2. Inclusion of the PM: This appears to be a foregone conclusion as of this moment. The concern here has been that given our political culture, witch hunts can be launched easily by an activist Lokpal which will seriously erode the political authority of the prime minister and thereby his/her ability to function. This is a real concern if the US experience of creating the Office of Independent Counsel post-Watergate in the late 1970s is anything to go by – the prediction of its political consequences on the Presidency by Justice Scalia in his lone dissent in Morrison v. Olson turned out to be remarkably prescient. The US Congress, much chastened by the bad experience, quietly allowed it to lapse later on. Thus, if a minister were to resign, the PM can assume control of the portfolio or appoint another minister but if the PM him/herself is under a cloud facing an investigation with interrogation, raids, etc. the ensuing media/political circus may render it very difficult for him/her to remain in office let alone function. The counterargument which the BJP has made is how a PM can remain in office if there is prima facie evidence of him/her accepting a bribe. This is a valid question but we must not forget that the PM is accountable to parliament and the uproar that such evidence will cause will in all probability lead to his/her resignation and prosecution in the present day and age. Furthermore, we have inquiries supervised by the SC and JPCs which will also put considerable pressure on the government of the day. Also, corruption problems in government more often than not stem from systemic infirmities rather than owing to a particular PM’s personal predilection for graft. A prime minister is very high up the hierarchy and is usually savvy enough to ensure sufficient distance between him/herself and the proxy who actually accepts money/favors on his/her behalf so that it may be quite difficult (and futile) to obtain a clear chain of evidence leading all the way up to the very top. Overall, in my view, the benefits of inclusion are outweighed by the demerits but the implications, one way or the other, at least in the forseeable future are probably more in the realm of political theater than practice.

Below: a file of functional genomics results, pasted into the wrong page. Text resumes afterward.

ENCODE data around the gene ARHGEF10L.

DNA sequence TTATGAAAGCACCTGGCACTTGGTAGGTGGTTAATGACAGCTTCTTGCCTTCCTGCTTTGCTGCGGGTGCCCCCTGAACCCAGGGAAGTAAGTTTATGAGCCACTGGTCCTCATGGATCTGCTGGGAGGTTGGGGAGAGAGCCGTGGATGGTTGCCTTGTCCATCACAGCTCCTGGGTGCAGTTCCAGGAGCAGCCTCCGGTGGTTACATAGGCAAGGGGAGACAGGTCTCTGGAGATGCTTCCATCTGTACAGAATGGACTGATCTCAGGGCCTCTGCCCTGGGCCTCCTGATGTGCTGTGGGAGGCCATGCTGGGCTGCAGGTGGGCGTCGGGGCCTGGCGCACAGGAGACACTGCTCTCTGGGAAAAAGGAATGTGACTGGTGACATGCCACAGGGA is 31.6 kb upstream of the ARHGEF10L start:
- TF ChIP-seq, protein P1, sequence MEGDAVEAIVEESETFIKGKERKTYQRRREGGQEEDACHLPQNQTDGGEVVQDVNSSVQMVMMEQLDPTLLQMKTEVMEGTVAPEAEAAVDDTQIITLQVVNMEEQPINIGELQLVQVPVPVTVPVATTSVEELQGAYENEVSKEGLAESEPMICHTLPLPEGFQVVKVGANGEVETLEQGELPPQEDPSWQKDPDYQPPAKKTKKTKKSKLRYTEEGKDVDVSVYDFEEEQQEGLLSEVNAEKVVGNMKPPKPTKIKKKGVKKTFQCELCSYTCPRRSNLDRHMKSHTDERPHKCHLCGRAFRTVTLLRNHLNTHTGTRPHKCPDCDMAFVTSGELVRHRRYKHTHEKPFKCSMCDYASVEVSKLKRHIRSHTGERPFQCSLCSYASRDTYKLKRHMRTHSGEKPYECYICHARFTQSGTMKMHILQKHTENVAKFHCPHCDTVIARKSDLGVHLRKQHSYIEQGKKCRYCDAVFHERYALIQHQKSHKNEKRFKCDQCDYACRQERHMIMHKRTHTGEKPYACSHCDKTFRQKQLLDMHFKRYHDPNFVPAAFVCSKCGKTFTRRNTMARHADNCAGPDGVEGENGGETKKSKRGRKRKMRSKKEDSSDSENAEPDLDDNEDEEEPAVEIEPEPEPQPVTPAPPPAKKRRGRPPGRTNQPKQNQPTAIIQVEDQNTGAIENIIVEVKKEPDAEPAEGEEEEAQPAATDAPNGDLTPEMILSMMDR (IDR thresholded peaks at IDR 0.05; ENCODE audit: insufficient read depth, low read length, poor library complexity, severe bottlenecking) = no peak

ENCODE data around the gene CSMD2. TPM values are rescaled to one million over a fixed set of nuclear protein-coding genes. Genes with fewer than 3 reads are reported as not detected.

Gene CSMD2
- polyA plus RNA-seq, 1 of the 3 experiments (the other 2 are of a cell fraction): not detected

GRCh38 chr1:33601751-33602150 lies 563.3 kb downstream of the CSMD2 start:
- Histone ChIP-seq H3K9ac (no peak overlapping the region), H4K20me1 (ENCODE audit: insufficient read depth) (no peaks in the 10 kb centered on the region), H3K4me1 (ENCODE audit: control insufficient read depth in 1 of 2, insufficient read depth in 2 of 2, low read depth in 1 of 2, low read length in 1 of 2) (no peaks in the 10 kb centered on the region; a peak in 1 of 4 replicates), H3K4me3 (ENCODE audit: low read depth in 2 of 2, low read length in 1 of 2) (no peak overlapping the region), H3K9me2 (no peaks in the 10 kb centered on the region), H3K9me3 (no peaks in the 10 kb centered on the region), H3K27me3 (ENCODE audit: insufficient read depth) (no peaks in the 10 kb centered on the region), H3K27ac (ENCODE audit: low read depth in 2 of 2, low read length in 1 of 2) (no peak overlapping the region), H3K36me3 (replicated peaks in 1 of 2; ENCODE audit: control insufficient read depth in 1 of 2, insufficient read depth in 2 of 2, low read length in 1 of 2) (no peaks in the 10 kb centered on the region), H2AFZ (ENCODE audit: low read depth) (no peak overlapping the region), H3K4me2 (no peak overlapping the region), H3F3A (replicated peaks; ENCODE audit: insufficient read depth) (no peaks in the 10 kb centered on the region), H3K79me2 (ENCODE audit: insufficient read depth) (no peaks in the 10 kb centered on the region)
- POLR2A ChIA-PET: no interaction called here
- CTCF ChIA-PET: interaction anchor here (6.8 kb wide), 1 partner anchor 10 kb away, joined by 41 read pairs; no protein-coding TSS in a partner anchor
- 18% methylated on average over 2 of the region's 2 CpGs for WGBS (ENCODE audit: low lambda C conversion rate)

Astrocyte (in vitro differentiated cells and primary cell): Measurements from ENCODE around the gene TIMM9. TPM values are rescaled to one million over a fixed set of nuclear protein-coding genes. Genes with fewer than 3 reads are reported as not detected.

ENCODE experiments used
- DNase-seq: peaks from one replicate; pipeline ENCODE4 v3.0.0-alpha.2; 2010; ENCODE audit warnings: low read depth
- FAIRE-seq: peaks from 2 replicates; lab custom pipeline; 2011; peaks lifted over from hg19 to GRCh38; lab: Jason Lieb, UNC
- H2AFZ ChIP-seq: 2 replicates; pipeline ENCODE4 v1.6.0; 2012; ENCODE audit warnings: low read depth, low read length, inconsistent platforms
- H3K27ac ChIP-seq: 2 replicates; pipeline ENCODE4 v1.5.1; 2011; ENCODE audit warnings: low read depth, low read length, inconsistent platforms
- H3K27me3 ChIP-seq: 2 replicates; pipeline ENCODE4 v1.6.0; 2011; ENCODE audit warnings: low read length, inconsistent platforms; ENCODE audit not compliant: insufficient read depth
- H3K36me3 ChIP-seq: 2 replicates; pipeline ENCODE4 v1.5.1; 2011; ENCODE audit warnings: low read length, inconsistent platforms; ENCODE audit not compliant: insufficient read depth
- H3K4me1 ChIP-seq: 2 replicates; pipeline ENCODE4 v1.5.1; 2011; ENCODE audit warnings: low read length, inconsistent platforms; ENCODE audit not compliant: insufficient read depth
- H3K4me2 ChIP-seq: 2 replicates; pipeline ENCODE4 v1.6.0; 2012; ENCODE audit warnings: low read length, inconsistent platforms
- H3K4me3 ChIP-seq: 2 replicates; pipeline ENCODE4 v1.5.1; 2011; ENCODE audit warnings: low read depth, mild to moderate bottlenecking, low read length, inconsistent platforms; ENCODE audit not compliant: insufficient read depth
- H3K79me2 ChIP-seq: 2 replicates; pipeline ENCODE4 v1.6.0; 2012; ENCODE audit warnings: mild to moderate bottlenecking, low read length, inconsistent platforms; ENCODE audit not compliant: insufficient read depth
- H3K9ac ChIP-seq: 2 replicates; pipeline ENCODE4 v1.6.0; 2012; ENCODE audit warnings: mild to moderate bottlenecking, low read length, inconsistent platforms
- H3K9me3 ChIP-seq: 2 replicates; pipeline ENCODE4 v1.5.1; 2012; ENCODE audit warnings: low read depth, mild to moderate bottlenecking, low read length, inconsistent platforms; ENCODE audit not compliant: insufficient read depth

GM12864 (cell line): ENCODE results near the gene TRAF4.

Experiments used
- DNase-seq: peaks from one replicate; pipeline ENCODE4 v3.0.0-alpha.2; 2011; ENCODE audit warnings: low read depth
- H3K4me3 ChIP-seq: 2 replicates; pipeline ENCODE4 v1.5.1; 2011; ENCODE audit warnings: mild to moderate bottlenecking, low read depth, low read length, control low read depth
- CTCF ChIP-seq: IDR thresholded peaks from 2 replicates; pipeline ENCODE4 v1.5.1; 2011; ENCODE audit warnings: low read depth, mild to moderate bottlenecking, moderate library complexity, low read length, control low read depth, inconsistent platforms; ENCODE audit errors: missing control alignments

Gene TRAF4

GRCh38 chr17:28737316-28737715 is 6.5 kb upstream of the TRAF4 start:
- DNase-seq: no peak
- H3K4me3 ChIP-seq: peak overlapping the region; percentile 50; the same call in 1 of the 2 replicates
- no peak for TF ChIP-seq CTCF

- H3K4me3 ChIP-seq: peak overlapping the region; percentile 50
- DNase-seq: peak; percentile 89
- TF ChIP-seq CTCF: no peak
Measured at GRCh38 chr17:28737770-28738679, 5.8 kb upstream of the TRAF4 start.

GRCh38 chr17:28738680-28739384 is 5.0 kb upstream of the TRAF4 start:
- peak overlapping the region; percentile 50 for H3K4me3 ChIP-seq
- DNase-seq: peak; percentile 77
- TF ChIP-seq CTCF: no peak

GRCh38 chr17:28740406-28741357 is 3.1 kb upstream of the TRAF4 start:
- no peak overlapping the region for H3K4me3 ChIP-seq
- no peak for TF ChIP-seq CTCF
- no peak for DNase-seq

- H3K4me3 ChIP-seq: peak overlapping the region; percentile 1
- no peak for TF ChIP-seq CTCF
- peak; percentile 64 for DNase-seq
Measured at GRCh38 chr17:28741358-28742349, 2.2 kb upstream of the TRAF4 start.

3. Privileges of MPs: Article 105(2) of the Constitution which protects MPs from court proceedings with respect to anything said or any vote cast in parliament or any committee thereof has been interpreted by the SC to bar the prosecution of MPs for accepting bribes in exchange for their voting in parliament. This decision has been controversial with critics contending that the right of voting/speaking in the House is independent of accepting any money outside it and that the Prevention of Corruption Act, 1988 makes the acceptance of bribes itself a crime even without requiring the actual demonstration of a quid pro quo. The other interesting distinction that the judgment makes is between one who votes/speaks in parliament versus one who may choose not to speak/abstain from voting even as a conscious political choice which would nullify his/her protection. Regardless of its correctness, this pronouncement by a constitution bench is the law of the land and cannot therefore be overturned by ordinary legislation (such as the present Lokpal bill) but would require either a reconsideration of the judgment by the SC or a constitutional amendment. This is obvious to even laymen. Yet, remarkably, Team Anna which comprises of three lawyers of considerable eminence is insisting on bringing MPs who accept bribes within the ambit of the bill despite its patent unconstitutionality. Why so? I can only speculate but the answer appears to lie in the realm of politics rather than law.